David Fein Reflects On The Legacy Of Star Trek: The Motion Picture

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With the 4K remaster, what, in your opinion, is the most impressive effect altered for this version of the movie?

The color grading and the sound work is stunning. It absolutely helps tell the story better than it ever has before in every way. There’s so many things we were able to do with the edit, but now to bring the audio up to the level that we could imagine, and the color work, and the sheer ability to change and perfect so much in the film … I’ve often said just about every shot has had some change, modification, alteration — just slightly — to bring it to the point where it really draws you in. The fact that it works better than ever before makes me more excited than I can possibly tell you.

In the commentary for the movie, you discuss how “Star Trek” has influenced real-world technology. What other items from the “Star Trek” universe would you like to see make the leap to reality?

I like transporters because it takes too long to get anywhere. Still, [it’s] just as terrifying. This was the first film that scared the hell out of all of us. When you think of beaming somewhere, but then coming together to something that, as they say, doesn’t live long — that’s terrifying. That idea, plus the medical advances that have happened … it’s funny.

A little tidbit is that when we did the project originally, I got everybody on the project the Motorola i1000, which was a communicator, because we could communicate with each other. I was talking about how this time, you actually could use the Apple Watch as the communicator, which is closer to where motion picture is. But we are getting there every step. Look at the pad that they’ve used in “Next Generation” and even classic “Star Trek.” They didn’t show it as much, but that technology is the iPad where we are today.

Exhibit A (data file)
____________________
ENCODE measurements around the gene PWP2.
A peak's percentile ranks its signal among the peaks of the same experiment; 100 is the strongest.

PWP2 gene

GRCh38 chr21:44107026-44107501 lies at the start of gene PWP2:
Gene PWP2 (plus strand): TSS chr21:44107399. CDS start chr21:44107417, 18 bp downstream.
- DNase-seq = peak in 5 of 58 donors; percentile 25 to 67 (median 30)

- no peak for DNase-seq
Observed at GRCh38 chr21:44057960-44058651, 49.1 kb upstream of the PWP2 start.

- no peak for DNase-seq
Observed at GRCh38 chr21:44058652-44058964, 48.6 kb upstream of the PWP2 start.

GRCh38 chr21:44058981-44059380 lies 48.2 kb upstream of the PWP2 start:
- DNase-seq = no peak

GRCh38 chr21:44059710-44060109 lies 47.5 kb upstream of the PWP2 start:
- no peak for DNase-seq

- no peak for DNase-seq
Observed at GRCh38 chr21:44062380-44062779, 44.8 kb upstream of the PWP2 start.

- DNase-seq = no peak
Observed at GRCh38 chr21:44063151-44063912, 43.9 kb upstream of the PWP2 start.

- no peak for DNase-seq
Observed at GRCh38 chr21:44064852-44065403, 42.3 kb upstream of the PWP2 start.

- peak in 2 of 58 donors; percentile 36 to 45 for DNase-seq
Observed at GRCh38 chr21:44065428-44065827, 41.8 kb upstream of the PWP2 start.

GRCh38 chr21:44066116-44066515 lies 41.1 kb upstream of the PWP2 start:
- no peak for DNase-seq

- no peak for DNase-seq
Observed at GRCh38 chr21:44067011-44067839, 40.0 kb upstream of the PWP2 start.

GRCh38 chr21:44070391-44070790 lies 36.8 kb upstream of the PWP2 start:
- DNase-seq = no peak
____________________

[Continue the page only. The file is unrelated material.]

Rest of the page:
We keep getting closer and closer, but other than the other standards of warp speed and traveling to other worlds, transporters are a great idea. All I can think of is how we can digitally enhance films and be able to do everything digitally perfected. Imagine if that could happen with a person — not that we’re changing personality, but something happens where you could beam and even use it for medical purposes, being able to fix certain problems or otherwise, where we all become ones and zeros. [That] also goes back to the whole concept of the movie of … technology without humanity is cold.

Touch-tone phones were the most advanced thing at the time. Now we have iPhones with social media. If we even go further with transporters of the digital, where’s the humanity in it? It brings up some other interesting questions of ethics, too. If you can make a change, but if you don’t like someone and you’re not having a good argument — not succeeding in an argument — you beam them somewhere and change their opinion. No, that’s too dangerous. But I do love the stories about technology in general.

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